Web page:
Why do we notice a remarkably beautiful person in a crowd, or pay attention to the sound of screeching car brakes cutting through the noise of traffic?
According to Andero Uusberg’s doctoral thesis, defended at the University of Tartu, this might be so because the brain processes emotional information in an accelerated manner.
The brain is equipped with various attention mechanisms for sorting out important stuff from potentially overwhelming sensory input. While top-down attention enables us to concentrate on the task at hand, and bottom-up attention to remain vigilant for unexpected aspects of the environment, there is also a third system that is sensitive to emotional information. This mechanism, referred to as affective attention, is responsible for spotting opportunities such as a valuable mate or threats such as a traffic accident.
Scientists still do not fully comprehend what exactly is going on in the brain when different attention systems compete with each other. As an example, consider the reader of an online news story whose eyes also capture a juicy sensational headline in the sidebar. Sometimes affective attention wins and the gossip story receives the anticipated click. But sometimes deliberate attention is able to push away the insignificant bait, so the person can go on reading the story.
In his doctoral thesis, Uusberg scrutinised the possibility that in the competition between attention systems a change in leaders occurs during the first third of the first second. In the start position, emotional attention reacts faster, but after approximately 350 milliseconds the top-down attention system has settled the score. After this crucial moment, the focus of the brain is directed in cooperation.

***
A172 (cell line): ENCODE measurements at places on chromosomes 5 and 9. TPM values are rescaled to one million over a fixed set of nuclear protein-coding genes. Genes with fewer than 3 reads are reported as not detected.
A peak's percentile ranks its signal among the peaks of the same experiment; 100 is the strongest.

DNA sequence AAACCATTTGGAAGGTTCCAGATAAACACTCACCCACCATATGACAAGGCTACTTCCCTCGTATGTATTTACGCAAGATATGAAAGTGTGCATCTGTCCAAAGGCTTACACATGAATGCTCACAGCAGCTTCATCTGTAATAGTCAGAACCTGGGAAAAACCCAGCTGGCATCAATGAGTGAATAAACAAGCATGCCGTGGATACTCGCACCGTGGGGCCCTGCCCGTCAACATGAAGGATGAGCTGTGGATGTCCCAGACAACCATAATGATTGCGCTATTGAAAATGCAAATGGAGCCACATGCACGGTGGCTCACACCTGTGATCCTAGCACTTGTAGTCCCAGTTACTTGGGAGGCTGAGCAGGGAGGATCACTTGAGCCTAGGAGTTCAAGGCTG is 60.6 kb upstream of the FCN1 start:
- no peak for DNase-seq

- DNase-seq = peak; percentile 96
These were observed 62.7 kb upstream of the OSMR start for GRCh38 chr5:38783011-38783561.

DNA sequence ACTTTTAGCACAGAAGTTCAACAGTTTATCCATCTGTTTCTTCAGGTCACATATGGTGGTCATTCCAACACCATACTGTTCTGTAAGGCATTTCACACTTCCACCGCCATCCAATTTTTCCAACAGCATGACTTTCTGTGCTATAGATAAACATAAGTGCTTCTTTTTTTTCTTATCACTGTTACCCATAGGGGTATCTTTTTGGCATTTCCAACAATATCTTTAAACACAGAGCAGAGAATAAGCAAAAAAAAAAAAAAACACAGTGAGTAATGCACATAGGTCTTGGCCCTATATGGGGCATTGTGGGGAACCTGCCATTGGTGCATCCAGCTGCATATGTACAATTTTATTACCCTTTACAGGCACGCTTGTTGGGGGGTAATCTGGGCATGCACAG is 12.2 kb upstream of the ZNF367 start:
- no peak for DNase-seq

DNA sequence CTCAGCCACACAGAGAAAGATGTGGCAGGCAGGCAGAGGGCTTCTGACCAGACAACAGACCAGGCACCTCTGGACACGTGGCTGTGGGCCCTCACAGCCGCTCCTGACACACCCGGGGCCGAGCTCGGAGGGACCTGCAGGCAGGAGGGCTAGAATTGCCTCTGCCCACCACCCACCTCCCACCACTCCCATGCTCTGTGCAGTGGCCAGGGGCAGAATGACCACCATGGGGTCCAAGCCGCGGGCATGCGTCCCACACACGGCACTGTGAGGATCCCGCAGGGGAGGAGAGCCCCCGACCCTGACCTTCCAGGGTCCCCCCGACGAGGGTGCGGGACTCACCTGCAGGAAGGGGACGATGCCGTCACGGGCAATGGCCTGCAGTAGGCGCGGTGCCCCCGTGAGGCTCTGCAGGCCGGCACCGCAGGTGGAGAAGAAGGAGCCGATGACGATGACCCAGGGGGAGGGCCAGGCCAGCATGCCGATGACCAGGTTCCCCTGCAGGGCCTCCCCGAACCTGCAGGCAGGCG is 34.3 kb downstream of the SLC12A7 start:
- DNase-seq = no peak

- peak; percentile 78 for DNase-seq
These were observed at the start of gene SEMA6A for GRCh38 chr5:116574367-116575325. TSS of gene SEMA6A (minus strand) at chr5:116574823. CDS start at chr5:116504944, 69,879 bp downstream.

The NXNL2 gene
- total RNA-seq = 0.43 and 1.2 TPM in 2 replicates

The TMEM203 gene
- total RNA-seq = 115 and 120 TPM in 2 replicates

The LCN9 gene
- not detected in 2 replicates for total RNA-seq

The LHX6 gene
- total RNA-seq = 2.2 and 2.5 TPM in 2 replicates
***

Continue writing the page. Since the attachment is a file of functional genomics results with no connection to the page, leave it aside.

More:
Many predictions about such a thought model have been proven through analysing the brain’s electrical activity when the particular ‘guinea pig’ was observing emotionally loaded photographs. More broadly, the different starting speeds of the attention systems offer an explanation as to why an essentially harmless stimulus such as the distant sound of grinding halt still tends to grab one’s attention. It takes a moment for the more context-aware top-down attention system to correct the early reactions of the more primitive affective attention.
One can find many hints here for regulating everyday emotions. Sometimes, when someone wants to cope with an unpleasant medical procedure or some other alarming situation, it is suggested that thinking about something else would help. But Uusberg’s study showed that such a strategy is more successful when the thought is turned towards something sufficiently complicated. When the ‘guinea pigs’ were asked to imagine walking in their hometown in detail, the intensity of getting into the content and reacting to the emotionally loaded pictures decreased. On the other hand, when the goal involved concentrating on neutral traits of the emotional pictures, affective attention weakened just a bit. So, in emotionally challenging situations, try to focus on something different that demands your full attention.